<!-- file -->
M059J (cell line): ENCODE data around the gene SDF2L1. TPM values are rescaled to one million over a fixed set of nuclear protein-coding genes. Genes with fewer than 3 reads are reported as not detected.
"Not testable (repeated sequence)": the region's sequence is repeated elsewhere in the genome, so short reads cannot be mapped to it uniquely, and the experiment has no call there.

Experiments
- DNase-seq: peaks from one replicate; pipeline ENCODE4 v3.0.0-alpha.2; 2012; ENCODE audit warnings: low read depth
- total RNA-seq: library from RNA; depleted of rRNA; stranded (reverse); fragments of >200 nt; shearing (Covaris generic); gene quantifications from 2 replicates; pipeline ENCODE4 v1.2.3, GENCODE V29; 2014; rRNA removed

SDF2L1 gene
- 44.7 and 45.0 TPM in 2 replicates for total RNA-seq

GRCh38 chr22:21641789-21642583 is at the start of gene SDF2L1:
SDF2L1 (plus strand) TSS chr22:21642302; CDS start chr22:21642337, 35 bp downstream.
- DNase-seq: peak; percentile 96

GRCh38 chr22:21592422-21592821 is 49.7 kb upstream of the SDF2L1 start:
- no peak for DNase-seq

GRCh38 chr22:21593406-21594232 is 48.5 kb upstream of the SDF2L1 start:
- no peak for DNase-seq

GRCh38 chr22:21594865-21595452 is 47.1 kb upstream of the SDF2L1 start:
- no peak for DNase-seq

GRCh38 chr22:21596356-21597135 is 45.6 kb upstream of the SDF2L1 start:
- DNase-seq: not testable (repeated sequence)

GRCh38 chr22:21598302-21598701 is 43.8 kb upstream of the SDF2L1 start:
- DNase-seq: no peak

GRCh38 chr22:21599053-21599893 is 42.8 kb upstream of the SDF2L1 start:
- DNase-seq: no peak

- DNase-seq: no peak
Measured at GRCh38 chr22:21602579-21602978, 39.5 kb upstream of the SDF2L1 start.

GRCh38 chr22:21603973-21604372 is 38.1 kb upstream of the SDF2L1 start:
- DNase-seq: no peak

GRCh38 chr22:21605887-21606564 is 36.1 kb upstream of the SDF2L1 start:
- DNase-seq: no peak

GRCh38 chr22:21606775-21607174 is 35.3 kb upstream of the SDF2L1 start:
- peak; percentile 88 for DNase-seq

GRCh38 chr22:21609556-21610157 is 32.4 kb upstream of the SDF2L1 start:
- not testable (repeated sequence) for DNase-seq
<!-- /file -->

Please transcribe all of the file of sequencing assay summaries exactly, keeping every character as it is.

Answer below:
M059J (cell line): ENCODE data around the gene SDF2L1. TPM values are rescaled to one million over a fixed set of nuclear protein-coding genes. Genes with fewer than 3 reads are reported as not detected.
"Not testable (repeated sequence)": the region's sequence is repeated elsewhere in the genome, so short reads cannot be mapped to it uniquely, and the experiment has no call there.

Experiments
- DNase-seq: peaks from one replicate; pipeline ENCODE4 v3.0.0-alpha.2; 2012; ENCODE audit warnings: low read depth
- total RNA-seq: library from RNA; depleted of rRNA; stranded (reverse); fragments of >200 nt; shearing (Covaris generic); gene quantifications from 2 replicates; pipeline ENCODE4 v1.2.3, GENCODE V29; 2014; rRNA removed

SDF2L1 gene
- 44.7 and 45.0 TPM in 2 replicates for total RNA-seq

GRCh38 chr22:21641789-21642583 is at the start of gene SDF2L1:
SDF2L1 (plus strand) TSS chr22:21642302; CDS start chr22:21642337, 35 bp downstream.
- DNase-seq: peak; percentile 96

GRCh38 chr22:21592422-21592821 is 49.7 kb upstream of the SDF2L1 start:
- no peak for DNase-seq

GRCh38 chr22:21593406-21594232 is 48.5 kb upstream of the SDF2L1 start:
- no peak for DNase-seq

GRCh38 chr22:21594865-21595452 is 47.1 kb upstream of the SDF2L1 start:
- no peak for DNase-seq

GRCh38 chr22:21596356-21597135 is 45.6 kb upstream of the SDF2L1 start:
- DNase-seq: not testable (repeated sequence)

GRCh38 chr22:21598302-21598701 is 43.8 kb upstream of the SDF2L1 start:
- DNase-seq: no peak

GRCh38 chr22:21599053-21599893 is 42.8 kb upstream of the SDF2L1 start:
- DNase-seq: no peak

- DNase-seq: no peak
Measured at GRCh38 chr22:21602579-21602978, 39.5 kb upstream of the SDF2L1 start.

GRCh38 chr22:21603973-21604372 is 38.1 kb upstream of the SDF2L1 start:
- DNase-seq: no peak

GRCh38 chr22:21605887-21606564 is 36.1 kb upstream of the SDF2L1 start:
- DNase-seq: no peak

GRCh38 chr22:21606775-21607174 is 35.3 kb upstream of the SDF2L1 start:
- peak; percentile 88 for DNase-seq

GRCh38 chr22:21609556-21610157 is 32.4 kb upstream of the SDF2L1 start:
- not testable (repeated sequence) for DNase-seq